The future of troubled industrial firm British Steel has taken a step closer to being secured through a £50m rescue deal by Chinese conglomerate Jingye, in a move it is hoped will save about 4,000 jobs.
The Insolvency Service confirmed the deal this afternoon, which involves Jingye buying British Steel’s Scunthorpe plant, as well as its operations in Teesside and France.
Jingye said this afternoon it would invest £1.2bn in the company in a bid to improve its environmental credentials.
It added that it would make offers to “as many employees across the business as possible”.
Chairman Li Ganpo, who has spent the last week in Scunthorpe, is keen to keep the flagship plant alive.
British Steel went into administration in May after months of financial struggles, prompting the government to take temporary control while it looked for a buyer.
The government’s official receiver signed the deal in principle today, although that is yet to be formally closed out.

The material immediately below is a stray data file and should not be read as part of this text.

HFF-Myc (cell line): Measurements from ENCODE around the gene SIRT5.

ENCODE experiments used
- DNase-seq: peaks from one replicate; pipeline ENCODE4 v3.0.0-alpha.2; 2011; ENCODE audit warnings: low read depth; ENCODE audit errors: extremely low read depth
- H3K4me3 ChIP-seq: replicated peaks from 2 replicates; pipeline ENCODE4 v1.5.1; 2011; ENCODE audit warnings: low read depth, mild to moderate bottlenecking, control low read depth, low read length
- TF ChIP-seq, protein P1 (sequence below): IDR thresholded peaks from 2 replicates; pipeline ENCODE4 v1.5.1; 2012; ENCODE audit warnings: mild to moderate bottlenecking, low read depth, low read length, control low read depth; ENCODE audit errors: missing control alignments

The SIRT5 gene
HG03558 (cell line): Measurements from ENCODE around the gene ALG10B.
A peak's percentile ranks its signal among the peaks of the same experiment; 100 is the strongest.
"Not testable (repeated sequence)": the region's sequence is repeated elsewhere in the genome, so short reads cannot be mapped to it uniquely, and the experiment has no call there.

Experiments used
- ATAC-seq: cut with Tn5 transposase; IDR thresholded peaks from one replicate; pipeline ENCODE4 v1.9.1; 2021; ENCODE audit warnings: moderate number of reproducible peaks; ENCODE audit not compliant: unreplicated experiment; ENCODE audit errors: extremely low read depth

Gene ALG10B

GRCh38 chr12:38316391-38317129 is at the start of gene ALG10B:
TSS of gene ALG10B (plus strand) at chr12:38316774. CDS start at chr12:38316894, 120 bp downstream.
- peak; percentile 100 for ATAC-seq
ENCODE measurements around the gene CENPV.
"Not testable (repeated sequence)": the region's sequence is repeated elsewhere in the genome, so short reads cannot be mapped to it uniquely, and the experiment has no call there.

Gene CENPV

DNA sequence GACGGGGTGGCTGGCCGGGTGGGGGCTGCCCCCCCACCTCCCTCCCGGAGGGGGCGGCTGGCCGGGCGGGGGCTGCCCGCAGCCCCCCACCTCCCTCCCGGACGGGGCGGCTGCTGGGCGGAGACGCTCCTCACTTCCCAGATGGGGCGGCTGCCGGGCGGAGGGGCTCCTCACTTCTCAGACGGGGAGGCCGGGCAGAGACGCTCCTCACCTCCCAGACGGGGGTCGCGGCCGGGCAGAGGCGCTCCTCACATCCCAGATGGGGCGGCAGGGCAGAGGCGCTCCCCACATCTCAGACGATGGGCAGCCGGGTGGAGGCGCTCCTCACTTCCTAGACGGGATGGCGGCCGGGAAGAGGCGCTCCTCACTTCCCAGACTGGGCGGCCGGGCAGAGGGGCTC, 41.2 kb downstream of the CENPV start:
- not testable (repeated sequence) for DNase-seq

Jingye Group chairman Li Ganpo, said: “This is the beginning of a long journey. We know that this is only the start of the hard work of revitalizing British Steel.
“But we believe that this combination will create a powerful, profitable and sustainable business that will ensure the long-term future of thousands of jobs while producing the innovative high-quality steel products that the world needs.”
The Chinese conglomerate produces about 15m tonnes of steel a year, and employs 23,500 people. It also has interests in the hotel and retail industries.
Closing the deal now depends on gaining regulatory approval in the UK, a process which could stretch into the new year.
Roy Rickhuss, general secretary of steelworkers’ trade union Community, said: “Whatever government is in place in the coming weeks it is vital that all steps are taken to successfully conclude this process – everyone needs to remain focused on achieving that outcome to save our steel. “
Jingye re-entered the fray after talks with Turkish company Ataer broke down because of what one source called “difficulties” with the Turkish government.
Ataer is the investment arm of Turkey’s military pension fund, and has strong links to President Recyep Ergodan’s regime.
The Chinese conglomerate had also encountered problems with its government when it initially made a move for British Steel this summer, before rescinding its interest.
City A.M. understands those hurdles have now been cleared.